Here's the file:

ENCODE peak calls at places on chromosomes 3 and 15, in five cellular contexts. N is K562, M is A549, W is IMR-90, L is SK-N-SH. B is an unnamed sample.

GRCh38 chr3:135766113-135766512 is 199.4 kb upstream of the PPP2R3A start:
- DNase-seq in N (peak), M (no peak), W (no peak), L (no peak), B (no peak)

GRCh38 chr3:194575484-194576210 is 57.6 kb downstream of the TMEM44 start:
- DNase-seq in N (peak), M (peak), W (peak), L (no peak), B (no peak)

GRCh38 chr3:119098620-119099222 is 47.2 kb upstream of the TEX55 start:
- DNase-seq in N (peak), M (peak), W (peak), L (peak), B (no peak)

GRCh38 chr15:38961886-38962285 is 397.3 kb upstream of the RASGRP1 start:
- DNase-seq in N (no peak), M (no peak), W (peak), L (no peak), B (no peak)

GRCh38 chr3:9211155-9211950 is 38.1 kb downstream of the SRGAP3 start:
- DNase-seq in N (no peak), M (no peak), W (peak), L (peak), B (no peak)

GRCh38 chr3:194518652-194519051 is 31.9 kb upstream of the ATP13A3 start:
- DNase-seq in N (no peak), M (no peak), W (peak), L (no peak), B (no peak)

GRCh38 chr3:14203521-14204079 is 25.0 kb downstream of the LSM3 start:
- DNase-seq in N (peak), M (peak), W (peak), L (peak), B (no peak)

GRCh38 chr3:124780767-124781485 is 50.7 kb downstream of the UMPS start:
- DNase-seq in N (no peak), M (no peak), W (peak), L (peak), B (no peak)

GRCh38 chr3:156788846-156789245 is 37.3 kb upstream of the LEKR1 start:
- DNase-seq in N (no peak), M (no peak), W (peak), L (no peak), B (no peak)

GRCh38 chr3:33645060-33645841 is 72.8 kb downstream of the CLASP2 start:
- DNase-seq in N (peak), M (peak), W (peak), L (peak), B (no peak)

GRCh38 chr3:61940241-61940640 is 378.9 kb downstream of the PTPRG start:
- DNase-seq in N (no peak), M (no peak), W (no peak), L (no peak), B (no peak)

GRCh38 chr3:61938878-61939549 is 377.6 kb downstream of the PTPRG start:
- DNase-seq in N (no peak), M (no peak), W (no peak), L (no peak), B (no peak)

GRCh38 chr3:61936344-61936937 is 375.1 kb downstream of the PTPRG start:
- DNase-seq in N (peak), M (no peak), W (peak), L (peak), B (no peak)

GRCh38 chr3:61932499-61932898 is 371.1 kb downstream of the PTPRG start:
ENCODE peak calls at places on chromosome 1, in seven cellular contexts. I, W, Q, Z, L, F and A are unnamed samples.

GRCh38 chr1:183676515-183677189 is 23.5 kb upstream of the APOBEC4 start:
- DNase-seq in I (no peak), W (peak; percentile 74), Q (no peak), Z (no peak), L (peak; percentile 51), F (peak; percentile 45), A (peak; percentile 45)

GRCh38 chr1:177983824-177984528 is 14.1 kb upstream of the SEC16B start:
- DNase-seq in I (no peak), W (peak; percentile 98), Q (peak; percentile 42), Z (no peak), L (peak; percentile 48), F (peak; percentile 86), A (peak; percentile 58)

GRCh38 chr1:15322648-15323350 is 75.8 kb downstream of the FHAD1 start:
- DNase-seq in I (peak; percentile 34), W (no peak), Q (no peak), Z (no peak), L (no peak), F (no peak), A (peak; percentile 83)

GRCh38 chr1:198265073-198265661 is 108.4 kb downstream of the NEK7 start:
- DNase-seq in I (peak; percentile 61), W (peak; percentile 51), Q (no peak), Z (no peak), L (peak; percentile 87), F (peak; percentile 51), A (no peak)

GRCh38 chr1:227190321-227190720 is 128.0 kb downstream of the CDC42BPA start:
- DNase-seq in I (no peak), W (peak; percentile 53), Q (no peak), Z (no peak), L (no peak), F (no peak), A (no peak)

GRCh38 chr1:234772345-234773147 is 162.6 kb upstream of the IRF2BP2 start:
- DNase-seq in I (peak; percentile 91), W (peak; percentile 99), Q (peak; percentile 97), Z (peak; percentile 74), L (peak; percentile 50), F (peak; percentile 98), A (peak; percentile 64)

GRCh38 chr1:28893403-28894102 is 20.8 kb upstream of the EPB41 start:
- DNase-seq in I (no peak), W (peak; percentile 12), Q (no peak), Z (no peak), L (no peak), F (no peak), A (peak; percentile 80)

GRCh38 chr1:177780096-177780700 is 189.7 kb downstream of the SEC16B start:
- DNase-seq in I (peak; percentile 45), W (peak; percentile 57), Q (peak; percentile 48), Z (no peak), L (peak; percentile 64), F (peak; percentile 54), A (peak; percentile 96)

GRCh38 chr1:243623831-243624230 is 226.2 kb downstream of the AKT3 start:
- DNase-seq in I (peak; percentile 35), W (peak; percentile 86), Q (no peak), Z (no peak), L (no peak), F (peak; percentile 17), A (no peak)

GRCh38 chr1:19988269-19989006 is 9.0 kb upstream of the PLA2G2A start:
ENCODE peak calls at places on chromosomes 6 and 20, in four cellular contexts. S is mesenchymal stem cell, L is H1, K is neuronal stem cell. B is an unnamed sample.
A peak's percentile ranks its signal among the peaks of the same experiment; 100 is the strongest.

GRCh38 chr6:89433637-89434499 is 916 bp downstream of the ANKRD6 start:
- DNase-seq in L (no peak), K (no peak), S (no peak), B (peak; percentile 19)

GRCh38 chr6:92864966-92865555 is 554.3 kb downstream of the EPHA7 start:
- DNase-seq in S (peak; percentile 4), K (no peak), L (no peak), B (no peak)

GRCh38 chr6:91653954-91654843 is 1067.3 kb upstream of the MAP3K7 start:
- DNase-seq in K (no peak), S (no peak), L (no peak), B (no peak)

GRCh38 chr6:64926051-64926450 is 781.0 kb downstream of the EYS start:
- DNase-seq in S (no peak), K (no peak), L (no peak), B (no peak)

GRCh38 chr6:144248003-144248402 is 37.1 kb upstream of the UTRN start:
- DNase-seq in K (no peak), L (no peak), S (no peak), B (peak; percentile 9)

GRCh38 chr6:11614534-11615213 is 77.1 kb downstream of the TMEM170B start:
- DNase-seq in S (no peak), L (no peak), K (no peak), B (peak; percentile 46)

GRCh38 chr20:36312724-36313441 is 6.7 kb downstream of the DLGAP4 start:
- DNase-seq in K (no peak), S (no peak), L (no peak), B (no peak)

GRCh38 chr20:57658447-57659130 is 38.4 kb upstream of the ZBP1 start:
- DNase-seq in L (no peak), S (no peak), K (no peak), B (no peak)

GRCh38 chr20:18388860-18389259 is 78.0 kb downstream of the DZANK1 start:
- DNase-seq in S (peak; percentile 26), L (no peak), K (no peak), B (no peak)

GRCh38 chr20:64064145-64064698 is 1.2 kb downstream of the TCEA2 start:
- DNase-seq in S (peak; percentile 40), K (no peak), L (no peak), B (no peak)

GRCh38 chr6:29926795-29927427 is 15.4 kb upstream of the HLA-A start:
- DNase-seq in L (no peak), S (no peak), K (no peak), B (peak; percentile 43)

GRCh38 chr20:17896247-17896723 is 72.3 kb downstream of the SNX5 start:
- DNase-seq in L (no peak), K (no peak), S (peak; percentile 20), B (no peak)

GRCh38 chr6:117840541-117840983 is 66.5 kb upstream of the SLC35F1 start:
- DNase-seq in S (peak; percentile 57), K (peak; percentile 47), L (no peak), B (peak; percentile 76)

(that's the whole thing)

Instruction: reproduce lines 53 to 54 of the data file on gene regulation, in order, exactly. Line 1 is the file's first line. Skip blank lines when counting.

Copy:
GRCh38 chr6:92864966-92865555 is 554.3 kb downstream of the EPHA7 start:
- DNase-seq in S (peak; percentile 4), K (no peak), L (no peak), B (no peak)